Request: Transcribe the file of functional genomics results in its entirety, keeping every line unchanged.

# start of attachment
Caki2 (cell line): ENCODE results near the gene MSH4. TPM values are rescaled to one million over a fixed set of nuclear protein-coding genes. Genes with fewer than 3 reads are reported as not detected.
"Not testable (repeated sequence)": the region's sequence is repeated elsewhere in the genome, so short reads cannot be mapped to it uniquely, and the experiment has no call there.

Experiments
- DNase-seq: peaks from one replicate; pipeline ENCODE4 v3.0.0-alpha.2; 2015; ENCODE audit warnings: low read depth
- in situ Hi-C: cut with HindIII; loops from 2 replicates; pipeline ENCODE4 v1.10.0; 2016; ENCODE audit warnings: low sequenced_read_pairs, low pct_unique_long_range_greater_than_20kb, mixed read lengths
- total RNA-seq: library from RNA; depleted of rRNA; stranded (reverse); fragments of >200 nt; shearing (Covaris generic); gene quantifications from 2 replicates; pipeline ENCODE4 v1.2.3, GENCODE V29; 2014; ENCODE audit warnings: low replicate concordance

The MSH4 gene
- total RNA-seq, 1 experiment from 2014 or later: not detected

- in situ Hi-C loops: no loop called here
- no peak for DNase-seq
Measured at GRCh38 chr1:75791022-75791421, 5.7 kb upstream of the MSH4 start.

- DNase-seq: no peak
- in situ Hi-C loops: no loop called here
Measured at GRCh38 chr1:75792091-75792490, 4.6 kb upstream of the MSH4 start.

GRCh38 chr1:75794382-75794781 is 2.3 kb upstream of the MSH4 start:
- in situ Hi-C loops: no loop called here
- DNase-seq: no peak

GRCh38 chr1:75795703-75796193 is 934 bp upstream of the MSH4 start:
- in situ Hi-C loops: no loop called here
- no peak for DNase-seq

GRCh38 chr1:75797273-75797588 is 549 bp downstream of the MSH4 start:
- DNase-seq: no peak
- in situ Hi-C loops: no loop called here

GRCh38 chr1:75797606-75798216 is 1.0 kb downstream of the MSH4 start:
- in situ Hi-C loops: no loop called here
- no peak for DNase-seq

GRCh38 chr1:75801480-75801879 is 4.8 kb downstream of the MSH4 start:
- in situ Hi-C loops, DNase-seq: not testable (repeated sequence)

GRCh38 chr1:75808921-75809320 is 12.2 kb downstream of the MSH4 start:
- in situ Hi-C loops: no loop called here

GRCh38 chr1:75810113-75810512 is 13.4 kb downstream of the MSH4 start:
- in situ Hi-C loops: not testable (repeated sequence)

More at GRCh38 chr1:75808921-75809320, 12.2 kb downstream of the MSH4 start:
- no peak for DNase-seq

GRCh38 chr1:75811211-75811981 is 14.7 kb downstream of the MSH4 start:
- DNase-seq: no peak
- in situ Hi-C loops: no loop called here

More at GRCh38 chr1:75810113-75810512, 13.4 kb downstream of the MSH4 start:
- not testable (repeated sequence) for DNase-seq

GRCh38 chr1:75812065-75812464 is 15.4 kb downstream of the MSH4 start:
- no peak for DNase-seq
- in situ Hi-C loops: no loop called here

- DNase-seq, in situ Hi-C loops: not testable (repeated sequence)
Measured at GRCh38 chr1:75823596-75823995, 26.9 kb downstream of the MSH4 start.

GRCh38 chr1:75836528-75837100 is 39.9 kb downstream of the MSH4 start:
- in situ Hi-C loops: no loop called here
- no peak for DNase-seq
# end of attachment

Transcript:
Caki2 (cell line): ENCODE results near the gene MSH4. TPM values are rescaled to one million over a fixed set of nuclear protein-coding genes. Genes with fewer than 3 reads are reported as not detected.
"Not testable (repeated sequence)": the region's sequence is repeated elsewhere in the genome, so short reads cannot be mapped to it uniquely, and the experiment has no call there.

Experiments
- DNase-seq: peaks from one replicate; pipeline ENCODE4 v3.0.0-alpha.2; 2015; ENCODE audit warnings: low read depth
- in situ Hi-C: cut with HindIII; loops from 2 replicates; pipeline ENCODE4 v1.10.0; 2016; ENCODE audit warnings: low sequenced_read_pairs, low pct_unique_long_range_greater_than_20kb, mixed read lengths
- total RNA-seq: library from RNA; depleted of rRNA; stranded (reverse); fragments of >200 nt; shearing (Covaris generic); gene quantifications from 2 replicates; pipeline ENCODE4 v1.2.3, GENCODE V29; 2014; ENCODE audit warnings: low replicate concordance

The MSH4 gene
- total RNA-seq, 1 experiment from 2014 or later: not detected

- in situ Hi-C loops: no loop called here
- no peak for DNase-seq
Measured at GRCh38 chr1:75791022-75791421, 5.7 kb upstream of the MSH4 start.

- DNase-seq: no peak
- in situ Hi-C loops: no loop called here
Measured at GRCh38 chr1:75792091-75792490, 4.6 kb upstream of the MSH4 start.

GRCh38 chr1:75794382-75794781 is 2.3 kb upstream of the MSH4 start:
- in situ Hi-C loops: no loop called here
- DNase-seq: no peak

GRCh38 chr1:75795703-75796193 is 934 bp upstream of the MSH4 start:
- in situ Hi-C loops: no loop called here
- no peak for DNase-seq

GRCh38 chr1:75797273-75797588 is 549 bp downstream of the MSH4 start:
- DNase-seq: no peak
- in situ Hi-C loops: no loop called here

GRCh38 chr1:75797606-75798216 is 1.0 kb downstream of the MSH4 start:
- in situ Hi-C loops: no loop called here
- no peak for DNase-seq

GRCh38 chr1:75801480-75801879 is 4.8 kb downstream of the MSH4 start:
- in situ Hi-C loops, DNase-seq: not testable (repeated sequence)

GRCh38 chr1:75808921-75809320 is 12.2 kb downstream of the MSH4 start:
- in situ Hi-C loops: no loop called here

GRCh38 chr1:75810113-75810512 is 13.4 kb downstream of the MSH4 start:
- in situ Hi-C loops: not testable (repeated sequence)

More at GRCh38 chr1:75808921-75809320, 12.2 kb downstream of the MSH4 start:
- no peak for DNase-seq

GRCh38 chr1:75811211-75811981 is 14.7 kb downstream of the MSH4 start:
- DNase-seq: no peak
- in situ Hi-C loops: no loop called here

More at GRCh38 chr1:75810113-75810512, 13.4 kb downstream of the MSH4 start:
- not testable (repeated sequence) for DNase-seq

GRCh38 chr1:75812065-75812464 is 15.4 kb downstream of the MSH4 start:
- no peak for DNase-seq
- in situ Hi-C loops: no loop called here

- DNase-seq, in situ Hi-C loops: not testable (repeated sequence)
Measured at GRCh38 chr1:75823596-75823995, 26.9 kb downstream of the MSH4 start.

GRCh38 chr1:75836528-75837100 is 39.9 kb downstream of the MSH4 start:
- in situ Hi-C loops: no loop called here
- no peak for DNase-seq